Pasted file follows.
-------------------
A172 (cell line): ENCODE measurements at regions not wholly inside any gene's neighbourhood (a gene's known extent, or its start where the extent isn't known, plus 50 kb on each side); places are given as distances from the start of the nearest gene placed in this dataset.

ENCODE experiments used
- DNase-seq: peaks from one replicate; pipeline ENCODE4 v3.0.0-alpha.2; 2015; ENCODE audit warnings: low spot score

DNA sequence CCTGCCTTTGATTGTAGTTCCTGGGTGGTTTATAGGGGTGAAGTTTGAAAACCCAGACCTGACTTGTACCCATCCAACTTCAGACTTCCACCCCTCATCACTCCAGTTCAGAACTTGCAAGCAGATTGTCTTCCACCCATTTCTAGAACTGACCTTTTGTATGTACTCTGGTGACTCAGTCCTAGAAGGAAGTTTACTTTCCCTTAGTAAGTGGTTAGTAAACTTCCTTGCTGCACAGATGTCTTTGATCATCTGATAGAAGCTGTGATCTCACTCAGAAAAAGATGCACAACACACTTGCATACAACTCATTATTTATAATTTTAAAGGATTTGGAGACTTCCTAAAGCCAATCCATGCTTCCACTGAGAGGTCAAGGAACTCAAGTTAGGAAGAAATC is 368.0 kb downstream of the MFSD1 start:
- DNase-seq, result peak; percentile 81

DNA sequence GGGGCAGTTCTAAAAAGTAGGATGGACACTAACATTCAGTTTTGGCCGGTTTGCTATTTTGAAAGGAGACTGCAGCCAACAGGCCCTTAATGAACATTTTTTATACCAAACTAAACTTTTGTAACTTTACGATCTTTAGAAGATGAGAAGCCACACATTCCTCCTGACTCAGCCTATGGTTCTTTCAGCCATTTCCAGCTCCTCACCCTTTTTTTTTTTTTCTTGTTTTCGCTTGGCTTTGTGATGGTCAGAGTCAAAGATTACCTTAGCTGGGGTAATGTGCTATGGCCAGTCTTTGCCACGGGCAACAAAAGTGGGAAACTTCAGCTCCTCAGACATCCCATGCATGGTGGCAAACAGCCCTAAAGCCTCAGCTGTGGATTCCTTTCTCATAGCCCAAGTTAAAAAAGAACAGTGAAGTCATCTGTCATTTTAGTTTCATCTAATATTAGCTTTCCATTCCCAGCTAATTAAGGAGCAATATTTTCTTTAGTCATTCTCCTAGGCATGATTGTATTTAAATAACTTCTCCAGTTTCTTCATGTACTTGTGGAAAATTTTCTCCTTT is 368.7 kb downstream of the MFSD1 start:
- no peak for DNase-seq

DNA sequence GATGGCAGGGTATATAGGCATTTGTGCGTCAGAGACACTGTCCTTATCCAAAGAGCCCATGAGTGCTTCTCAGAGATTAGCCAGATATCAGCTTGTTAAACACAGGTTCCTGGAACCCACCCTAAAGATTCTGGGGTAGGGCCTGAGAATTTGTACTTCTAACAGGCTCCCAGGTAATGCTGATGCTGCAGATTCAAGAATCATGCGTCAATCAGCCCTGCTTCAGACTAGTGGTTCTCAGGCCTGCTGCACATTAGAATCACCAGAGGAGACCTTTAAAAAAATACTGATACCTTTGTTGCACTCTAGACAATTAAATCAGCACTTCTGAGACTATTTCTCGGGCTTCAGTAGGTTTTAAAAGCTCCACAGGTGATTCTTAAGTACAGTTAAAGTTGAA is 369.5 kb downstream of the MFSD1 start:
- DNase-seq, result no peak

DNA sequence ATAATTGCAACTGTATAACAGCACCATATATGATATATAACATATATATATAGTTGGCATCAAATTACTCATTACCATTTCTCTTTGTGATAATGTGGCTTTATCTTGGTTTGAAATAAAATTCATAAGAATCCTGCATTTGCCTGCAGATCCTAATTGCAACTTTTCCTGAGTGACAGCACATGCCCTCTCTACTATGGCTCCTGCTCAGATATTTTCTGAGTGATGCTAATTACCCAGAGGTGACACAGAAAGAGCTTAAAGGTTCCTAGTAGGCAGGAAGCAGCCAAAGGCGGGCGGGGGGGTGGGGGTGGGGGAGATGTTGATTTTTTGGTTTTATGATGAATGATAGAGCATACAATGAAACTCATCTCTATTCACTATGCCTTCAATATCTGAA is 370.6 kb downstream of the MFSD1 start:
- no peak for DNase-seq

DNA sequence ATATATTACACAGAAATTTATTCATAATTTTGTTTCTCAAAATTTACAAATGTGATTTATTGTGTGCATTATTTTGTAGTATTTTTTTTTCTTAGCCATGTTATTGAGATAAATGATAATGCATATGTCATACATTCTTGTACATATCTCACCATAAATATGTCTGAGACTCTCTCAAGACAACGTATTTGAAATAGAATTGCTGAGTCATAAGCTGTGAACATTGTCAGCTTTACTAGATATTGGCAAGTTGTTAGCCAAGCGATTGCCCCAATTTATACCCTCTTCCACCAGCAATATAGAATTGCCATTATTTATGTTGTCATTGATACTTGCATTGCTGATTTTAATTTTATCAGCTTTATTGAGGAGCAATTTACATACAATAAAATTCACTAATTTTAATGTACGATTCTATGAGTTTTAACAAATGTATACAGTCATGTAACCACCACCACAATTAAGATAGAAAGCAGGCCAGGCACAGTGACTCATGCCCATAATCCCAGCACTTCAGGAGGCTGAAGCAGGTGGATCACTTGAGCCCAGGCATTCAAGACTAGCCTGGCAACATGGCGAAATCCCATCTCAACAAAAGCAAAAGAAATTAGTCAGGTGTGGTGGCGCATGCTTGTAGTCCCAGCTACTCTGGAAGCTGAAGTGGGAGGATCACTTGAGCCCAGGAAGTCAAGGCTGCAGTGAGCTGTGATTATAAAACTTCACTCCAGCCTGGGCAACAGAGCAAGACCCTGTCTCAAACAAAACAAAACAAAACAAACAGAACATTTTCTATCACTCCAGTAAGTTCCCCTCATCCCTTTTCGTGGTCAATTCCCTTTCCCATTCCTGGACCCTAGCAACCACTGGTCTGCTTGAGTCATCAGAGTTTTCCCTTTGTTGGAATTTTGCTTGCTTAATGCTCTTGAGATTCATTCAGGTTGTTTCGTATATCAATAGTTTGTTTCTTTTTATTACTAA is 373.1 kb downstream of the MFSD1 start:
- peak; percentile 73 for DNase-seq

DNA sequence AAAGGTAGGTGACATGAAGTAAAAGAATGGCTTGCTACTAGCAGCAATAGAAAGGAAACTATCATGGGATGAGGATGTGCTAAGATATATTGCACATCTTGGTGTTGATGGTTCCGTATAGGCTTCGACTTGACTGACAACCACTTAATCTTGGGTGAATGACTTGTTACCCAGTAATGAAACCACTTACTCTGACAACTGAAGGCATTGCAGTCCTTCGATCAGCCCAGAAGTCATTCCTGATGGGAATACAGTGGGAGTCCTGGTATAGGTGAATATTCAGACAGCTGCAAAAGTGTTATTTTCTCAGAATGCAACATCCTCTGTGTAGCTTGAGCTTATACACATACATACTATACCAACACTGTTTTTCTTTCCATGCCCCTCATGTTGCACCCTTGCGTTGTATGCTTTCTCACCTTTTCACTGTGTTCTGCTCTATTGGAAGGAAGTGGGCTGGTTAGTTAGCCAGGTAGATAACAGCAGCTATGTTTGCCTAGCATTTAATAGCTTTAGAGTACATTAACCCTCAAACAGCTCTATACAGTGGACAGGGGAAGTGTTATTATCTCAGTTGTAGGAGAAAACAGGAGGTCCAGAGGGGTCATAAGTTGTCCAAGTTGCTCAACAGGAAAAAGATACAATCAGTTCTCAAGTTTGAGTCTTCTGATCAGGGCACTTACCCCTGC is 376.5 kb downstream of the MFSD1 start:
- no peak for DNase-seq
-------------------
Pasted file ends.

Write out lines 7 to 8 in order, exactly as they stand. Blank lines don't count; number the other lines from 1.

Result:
- no peak for DNase-seq

DNA sequence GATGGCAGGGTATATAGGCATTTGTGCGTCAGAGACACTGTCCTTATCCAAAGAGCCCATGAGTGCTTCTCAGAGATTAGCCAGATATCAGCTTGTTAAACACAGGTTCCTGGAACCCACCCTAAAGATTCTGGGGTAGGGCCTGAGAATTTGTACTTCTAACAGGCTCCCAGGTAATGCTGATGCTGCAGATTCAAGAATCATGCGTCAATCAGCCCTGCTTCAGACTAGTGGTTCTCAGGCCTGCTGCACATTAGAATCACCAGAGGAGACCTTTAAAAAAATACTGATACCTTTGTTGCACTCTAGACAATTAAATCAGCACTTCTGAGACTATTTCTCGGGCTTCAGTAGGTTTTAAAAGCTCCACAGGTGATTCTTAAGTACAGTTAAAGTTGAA is 369.5 kb downstream of the MFSD1 start: